Photo Credit: Flickr/Trig's
Iceland is known well for a few things, particularly as of late — you fly over it to get to continental Europe, they eat shark, and apparently they have very active volcanoes. What makes it so ideal for the solo adventurer, though, is their cool and welcoming culture, their unparalleled safety (ranked #1 on the GPI), raw and wild natural elements, unique activities (from thermal baths to the glaciers) and their outstanding cuisine. Dine on smoked lamb, one of over 80 cheeses made locally, tuck into one of a range of sausages, or sip on Icelandic akvavit.
Photo Credit: Flickr/bluetravie
It’s easy to assume that an island of spectacular beauty like Fiji would be expensive, lonely for solo travelers, or both. Not so. Fiji is great for backpackers and travelers on their own for its inexpensive lodgings, welcoming locals, peaceful beaches, and mouth-watering tropical food. Great for diving, horseback riding on the beach, surfing, and learning to fire walk, Fiji has no lack of exploratory adventures. Island hopping also affords the opportunity to taste spicy island-style Indian food, fresh grilled seafood, and Fiji-style barbecue.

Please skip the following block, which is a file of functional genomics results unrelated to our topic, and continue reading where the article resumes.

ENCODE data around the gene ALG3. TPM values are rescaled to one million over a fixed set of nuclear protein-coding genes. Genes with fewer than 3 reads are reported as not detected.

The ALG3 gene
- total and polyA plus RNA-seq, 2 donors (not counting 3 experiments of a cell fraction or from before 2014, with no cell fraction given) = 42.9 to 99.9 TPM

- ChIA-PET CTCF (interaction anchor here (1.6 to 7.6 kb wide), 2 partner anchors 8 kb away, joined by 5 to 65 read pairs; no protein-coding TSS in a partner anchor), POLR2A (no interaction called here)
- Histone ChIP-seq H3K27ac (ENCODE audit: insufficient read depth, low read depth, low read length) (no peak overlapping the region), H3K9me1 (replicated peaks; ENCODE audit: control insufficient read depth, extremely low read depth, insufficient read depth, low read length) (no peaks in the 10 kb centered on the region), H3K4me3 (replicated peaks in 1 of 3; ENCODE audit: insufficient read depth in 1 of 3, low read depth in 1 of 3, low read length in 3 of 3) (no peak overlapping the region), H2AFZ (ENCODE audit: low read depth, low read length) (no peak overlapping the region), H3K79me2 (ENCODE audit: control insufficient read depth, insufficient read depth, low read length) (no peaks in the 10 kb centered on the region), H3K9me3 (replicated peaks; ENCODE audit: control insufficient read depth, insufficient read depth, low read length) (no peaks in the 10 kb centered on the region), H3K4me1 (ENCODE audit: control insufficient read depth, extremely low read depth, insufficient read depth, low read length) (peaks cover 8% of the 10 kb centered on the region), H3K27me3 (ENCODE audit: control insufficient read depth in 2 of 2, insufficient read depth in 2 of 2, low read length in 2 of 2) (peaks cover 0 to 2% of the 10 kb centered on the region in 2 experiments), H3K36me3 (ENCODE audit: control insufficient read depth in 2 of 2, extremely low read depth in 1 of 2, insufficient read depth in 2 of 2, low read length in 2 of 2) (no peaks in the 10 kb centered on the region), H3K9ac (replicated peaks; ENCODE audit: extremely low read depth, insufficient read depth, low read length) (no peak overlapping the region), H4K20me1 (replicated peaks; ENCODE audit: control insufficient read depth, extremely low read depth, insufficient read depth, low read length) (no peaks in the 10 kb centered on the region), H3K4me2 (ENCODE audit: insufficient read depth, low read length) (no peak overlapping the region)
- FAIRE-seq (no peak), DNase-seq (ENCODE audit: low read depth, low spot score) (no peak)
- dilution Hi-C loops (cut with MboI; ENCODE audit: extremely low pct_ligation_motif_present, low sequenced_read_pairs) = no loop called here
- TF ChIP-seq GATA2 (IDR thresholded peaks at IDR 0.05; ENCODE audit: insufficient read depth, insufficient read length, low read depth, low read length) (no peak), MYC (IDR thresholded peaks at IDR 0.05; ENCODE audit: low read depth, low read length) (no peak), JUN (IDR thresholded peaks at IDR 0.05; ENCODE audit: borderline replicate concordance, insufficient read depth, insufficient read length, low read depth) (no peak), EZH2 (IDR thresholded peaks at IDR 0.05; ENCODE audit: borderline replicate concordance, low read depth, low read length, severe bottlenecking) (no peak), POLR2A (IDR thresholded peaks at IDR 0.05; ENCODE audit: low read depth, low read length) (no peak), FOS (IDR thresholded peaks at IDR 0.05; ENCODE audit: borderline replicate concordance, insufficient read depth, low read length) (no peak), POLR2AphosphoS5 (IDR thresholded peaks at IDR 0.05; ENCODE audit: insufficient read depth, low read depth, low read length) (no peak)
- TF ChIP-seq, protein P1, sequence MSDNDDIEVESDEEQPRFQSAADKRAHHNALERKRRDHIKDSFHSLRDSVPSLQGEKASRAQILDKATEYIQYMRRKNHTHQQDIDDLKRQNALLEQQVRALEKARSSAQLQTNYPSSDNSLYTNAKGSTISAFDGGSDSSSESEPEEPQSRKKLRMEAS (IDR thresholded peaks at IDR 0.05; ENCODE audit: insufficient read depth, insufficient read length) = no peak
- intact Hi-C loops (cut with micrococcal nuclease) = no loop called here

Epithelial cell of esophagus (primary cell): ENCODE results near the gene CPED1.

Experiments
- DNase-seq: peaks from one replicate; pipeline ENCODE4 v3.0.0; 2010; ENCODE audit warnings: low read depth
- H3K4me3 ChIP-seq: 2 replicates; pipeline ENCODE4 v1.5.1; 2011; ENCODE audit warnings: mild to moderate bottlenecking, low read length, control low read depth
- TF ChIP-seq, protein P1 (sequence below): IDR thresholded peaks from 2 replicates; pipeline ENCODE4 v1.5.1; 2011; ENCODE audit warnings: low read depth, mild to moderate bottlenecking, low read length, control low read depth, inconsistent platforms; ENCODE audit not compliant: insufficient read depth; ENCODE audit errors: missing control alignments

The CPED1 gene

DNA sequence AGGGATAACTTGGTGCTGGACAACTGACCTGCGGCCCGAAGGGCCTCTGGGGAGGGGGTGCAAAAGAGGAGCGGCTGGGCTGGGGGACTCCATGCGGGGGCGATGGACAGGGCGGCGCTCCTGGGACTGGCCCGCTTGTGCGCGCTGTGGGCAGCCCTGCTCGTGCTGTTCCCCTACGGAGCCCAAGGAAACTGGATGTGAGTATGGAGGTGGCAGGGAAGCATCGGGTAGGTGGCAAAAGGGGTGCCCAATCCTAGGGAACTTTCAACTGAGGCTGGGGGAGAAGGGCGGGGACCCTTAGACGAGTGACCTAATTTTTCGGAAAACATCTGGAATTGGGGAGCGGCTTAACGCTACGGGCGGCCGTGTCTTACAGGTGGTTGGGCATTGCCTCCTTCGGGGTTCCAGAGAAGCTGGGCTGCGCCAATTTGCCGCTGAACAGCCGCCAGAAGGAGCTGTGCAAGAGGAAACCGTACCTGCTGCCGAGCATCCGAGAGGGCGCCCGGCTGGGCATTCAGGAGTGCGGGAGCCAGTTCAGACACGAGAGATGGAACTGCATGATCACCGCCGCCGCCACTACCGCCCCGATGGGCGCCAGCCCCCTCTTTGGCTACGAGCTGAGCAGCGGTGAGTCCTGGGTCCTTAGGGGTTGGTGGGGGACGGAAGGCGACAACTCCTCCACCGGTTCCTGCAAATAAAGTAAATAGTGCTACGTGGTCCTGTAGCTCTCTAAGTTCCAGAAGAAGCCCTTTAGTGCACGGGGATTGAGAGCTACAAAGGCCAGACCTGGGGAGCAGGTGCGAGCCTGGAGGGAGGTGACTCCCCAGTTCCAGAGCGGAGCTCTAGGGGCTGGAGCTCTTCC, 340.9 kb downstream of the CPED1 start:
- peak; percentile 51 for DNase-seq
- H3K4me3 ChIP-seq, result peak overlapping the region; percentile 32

Photo Credit: Flickr/P3rSeUs
With so many cultures and cuisines represented in Singapore, no solo traveler would be bored. Dinner in the Malaysian district one night could be followed by a sampling of food in the Chinese or Indian districts. Ranked the 24th safest country in the world, Singapore is an English-speaking country off the southern tip of Malaysia that has a wealth of food and culture to discover. The Singapore Food Festival is equaled only by the Singapore Sun Festival, and both celebrate food, wine, wellness, and culture of the nation. It’s also home to the Fountain of Wealth — a 216-foot wide fountain — named the largest fountain in the world.
Photo Credit: Flickr/nertog - Walk With Me
Adventurers of all kinds should experience Costa Rica, even if (or especially if) they’re on their own. The outdoor and water activities on offer in Costa Rica are too many to name (think zip lining, hot springs, hiking, white-water rafting) and its lush landscape is filled with beaches, rain forests, and volcanoes. Dining on simple Costa Rican cuisine of rice, beans, plantains, cheese, ceviche, and fresh, seasonal fruits and veggies will make you never want to come home. Animal lovers will particularly love this destination with opportunities everywhere to interact and support their natural environments.
Photo Credit: Flickr/herbrm
Ranked the 11th safest country, Ireland offers something for every kind of traveler from charming inns and castles to rugged mountains and from delicious fare to strong drinks. From Dublin to Limerick, there’s not only plenty to see, but plenty to eat and Irish locals are quick to dispel any preconceived stereotypes about shamrocks and such. Catch a rugby or football game with a pint in hand, snap photos of Kilkenny, or kiss the stone of Blarney Castle before tucking into some hearty cuisine like Irish stew, seafood pie, black pudding, or the classic soda bread.